The trial court only told the jury it could not convict Stoltz of both crimes, and if it had “a reasonable doubt as to which of the two counts [he was] guilty,” it should convict him of the Vehicle Code section 10851 violation.   The court did not suggest the jury had to concern itself with which of the two crimes to find Stoltz guilty if it believed no Vehicle Code section 10851 violation had occurred on March 4.   Nothing in the instruction suggested the jury should worry about whether the crime committed on March 3 might be less than that alleged, a violation of section 487, subdivision 3.   Because of this, giving CALJIC No. 14.37 did not necessarily resolve the issue adversely to Stoltz, and we cannot say the failure to instruct on Vehicle Code section 10851 was harmless.13

 We answer the remaining question, whether section 499b is a lesser offense included within section 487, subdivision 3, for guidance on retrial, if any.   Logic by way of syllogism suggests it is a lesser included offense.   If one cannot violate section 487, subdivision 3 without violating Vehicle Code section 10851 (People v. Kehoe, supra, 33 Cal.2d at pp. 713–716, 204 P.2d 321), and one cannot violate Vehicle Code section 10851 without violating section 499b (when “take” and “drive” are alleged in the conjunctive) (People v. Barrick, supra, 33 Cal.3d 115, 135, 187 Cal.Rptr. 716, 654 P.2d 1243), then one cannot violate section 487, subdivision 3 without violating section 499b (when “take” and “drive” are alleged in the conjunctive).

The reasoning of Barrick supports that conclusion.   Before Barrick, cases held section 499b was not a lesser offense included within section 487, subdivision 3.  (See People v. Powell (1965) 236 Cal.App.2d 884, 886, 46 Cal.Rptr. 417;  People v. Tellez (1939) 32 Cal.App.2d 217, 219–220, 89 P.2d 451.)   But those cases used the same reasoning found in People v. Thomas (1962) 58 Cal.2d 121, 125–130, 23 Cal.Rptr. 161, 373 P.2d 97, which was overruled in Barrick.   The Barrick court reasoned that when driving is alleged in the conjunctive as part of the greater offense, it subsumes taking the vehicle with the purpose or intent to use or operate it, the elements of section 499b.  (People v. Barrick, supra, 33 Cal.3d at pp. 134–135, 187 Cal.Rptr. 716, 654 P.2d 1243.)   That logic applies where, as here, taking and driving away are alleged in the conjunctive in a section 487, subdivision 3 prosecution, making section 499b a lesser included offense.

The Attorney General argues that “driving away,” as used in section 484,14 does not contemplate “using” or “operating” an automobile as required by section 499b.   He reasons that when section 484 was enacted in 1872 (see Historical Note, 49 West's Ann.Pen.Code (1988 ed.) § 484, p. 122), there were no automobiles.   Thus, he continues, the Legislature could only have envisioned the “driving away” of animals.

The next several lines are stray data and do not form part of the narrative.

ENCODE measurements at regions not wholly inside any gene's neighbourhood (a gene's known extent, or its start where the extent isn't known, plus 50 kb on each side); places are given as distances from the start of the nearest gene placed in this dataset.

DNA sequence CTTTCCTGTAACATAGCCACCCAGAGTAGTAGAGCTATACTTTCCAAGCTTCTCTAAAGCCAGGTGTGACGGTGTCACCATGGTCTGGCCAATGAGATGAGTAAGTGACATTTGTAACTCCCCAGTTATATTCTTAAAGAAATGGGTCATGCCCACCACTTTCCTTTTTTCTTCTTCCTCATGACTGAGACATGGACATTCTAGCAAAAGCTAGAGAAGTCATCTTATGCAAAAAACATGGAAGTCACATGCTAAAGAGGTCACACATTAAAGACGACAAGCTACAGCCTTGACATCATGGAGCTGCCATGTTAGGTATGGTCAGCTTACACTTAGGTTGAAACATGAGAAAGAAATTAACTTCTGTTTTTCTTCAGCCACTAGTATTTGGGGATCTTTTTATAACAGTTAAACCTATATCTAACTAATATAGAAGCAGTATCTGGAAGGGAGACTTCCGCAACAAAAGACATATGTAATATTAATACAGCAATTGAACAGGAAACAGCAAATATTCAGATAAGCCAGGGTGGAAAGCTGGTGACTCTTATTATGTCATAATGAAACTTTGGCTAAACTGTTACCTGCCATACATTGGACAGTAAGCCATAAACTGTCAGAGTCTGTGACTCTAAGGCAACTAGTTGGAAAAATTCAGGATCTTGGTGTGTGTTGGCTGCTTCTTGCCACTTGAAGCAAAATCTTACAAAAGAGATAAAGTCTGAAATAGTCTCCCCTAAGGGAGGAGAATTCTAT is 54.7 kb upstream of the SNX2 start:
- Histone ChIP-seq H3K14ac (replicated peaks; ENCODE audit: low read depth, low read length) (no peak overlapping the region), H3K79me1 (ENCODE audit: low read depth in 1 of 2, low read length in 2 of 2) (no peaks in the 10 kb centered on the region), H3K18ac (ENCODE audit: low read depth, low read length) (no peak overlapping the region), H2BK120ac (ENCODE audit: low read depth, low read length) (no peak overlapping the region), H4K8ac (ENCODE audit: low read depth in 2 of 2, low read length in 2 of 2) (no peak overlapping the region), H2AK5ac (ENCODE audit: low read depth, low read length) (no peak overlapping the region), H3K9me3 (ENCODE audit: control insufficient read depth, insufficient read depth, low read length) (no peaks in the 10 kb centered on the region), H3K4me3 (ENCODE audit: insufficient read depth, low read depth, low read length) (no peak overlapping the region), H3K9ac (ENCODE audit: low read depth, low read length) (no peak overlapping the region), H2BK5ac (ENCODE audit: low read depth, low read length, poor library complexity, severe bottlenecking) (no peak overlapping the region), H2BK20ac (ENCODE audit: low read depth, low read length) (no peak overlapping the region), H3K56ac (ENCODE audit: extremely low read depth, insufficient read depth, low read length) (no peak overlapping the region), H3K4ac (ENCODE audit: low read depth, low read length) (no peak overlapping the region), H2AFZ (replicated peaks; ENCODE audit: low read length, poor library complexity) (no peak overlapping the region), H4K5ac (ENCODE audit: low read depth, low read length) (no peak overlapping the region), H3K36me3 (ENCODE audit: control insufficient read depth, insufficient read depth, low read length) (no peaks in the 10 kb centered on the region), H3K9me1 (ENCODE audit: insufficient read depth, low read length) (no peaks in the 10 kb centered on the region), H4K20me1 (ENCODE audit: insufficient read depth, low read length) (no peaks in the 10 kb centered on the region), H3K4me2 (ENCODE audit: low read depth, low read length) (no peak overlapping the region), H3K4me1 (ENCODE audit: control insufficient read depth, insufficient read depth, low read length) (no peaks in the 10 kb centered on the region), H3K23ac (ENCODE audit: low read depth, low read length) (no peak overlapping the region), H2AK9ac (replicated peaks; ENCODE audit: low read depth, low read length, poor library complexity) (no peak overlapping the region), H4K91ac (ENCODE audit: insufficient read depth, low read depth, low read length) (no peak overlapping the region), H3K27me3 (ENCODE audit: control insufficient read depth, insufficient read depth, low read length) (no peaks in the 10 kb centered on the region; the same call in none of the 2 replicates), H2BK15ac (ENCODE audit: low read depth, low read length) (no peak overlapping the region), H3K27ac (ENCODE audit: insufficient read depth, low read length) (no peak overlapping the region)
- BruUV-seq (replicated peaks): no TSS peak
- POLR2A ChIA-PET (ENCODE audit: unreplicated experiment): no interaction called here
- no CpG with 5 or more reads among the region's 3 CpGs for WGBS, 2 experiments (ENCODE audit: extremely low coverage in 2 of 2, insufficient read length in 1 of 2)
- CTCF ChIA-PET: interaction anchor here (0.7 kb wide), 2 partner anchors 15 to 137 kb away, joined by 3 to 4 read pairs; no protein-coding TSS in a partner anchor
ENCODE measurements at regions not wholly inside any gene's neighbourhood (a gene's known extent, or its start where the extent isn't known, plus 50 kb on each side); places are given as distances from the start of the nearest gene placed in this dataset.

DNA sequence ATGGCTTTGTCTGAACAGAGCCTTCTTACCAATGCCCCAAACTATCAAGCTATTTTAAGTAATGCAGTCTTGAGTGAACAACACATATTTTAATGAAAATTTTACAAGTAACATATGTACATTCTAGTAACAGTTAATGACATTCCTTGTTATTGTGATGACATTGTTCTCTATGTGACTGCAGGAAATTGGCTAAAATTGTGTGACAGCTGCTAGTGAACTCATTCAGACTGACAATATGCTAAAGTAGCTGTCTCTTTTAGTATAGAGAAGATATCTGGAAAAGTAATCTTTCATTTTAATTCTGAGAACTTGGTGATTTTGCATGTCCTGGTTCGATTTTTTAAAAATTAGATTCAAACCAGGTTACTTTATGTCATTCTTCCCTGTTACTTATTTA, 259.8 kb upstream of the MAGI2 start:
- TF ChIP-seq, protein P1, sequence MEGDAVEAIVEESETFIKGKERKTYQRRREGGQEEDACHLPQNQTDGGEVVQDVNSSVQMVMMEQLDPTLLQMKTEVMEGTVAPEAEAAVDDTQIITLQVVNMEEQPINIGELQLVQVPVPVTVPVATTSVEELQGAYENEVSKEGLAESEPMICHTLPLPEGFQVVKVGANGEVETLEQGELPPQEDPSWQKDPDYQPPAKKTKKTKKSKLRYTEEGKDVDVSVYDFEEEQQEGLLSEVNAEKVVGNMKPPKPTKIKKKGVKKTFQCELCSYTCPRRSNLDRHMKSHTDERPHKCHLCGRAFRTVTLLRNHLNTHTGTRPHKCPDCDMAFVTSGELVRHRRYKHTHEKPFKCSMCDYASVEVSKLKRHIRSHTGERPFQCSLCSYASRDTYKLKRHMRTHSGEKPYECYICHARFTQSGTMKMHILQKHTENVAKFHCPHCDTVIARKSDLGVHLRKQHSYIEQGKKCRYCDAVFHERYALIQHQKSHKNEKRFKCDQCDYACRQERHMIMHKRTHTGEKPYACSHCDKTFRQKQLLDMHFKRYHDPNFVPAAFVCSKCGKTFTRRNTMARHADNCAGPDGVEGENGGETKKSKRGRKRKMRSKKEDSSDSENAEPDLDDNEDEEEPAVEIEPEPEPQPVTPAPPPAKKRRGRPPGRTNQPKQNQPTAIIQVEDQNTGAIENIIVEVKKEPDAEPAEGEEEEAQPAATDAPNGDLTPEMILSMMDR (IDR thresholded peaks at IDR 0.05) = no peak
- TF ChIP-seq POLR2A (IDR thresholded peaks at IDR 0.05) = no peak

Even if we assume that in 1872 one's wagon, buckboard, stage coach, or railroad train would not be “driven away,” using the vernacular of that day, the Attorney General's argument ignores basic rules of statutory construction and the history of the section.   We reiterate:  The provisions of the Penal Code are to be construed “ ‘according to the fair import of their terms, with a view to effect its objects and to promote justice’ ” (Keeler v. Superior Court, supra, 2 Cal.3d at p. 632, 87 Cal.Rptr. 481, 470 P.2d 617, quoting § 4), and in accordance with the common or ordinary meaning of the language used.

The common meaning of “driving away,” when used in conjunction with an automobile, is to direct the vehicle away from a location using its own power and steering mechanism.   Although it may not have had that meaning in 1872,15 it surely did in 1927 when the section was rewritten but retained the same language.  (See Historical Note, 49 West's Ann.Pen.Code, (1988 ed.) § 484, p. 122.)   If the Legislature believed the term was restricted to the concept of “herding,” it surely would have inserted a new term to cover what the populace refers to regularly as “driving away.”

The Attorney General best exposes the fallacy in his own reasoning by asserting the same rationale also applies to the term “driving,” and therefore the Barrick court “jumped to an unwarranted conclusion.”   We cannot be so cavalier as to reject Supreme Court decisions.  (Auto Equity Sales, Inc. v. Superior Court (1962) 57 Cal.2d 450, 455, 20 Cal.Rptr. 321, 369 P.2d 937.)   Precedent and logic compel the conclusion that as alleged here, section 499b was a lesser included offense within section 487, subdivision 3, and should have been instructed upon.

 However, automatic retrial is not mandated.   Stoltz does not assert a lack of evidence to support a conviction for joy-riding, only that the failure to instruct on that lesser offense deprived him of an opportunity to be convicted of it.   Therefore, at most he is entitled to a reduction in the judgment to conviction for that crime.   The prosecution may want to attempt another conviction for grand theft or violation of Vehicle Code section 10851;  or, it may be satisfied with a joy-riding conviction (§ 499b).   We should preserve those options.  (See §§ 1260, 1262;  People v. Cooper (1979) 94 Cal.App.3d 672, 684, 156 Cal.Rptr. 646;  People v. Garcia (1972) 27 Cal.App.3d 639, 648, 104 Cal.Rptr. 69.)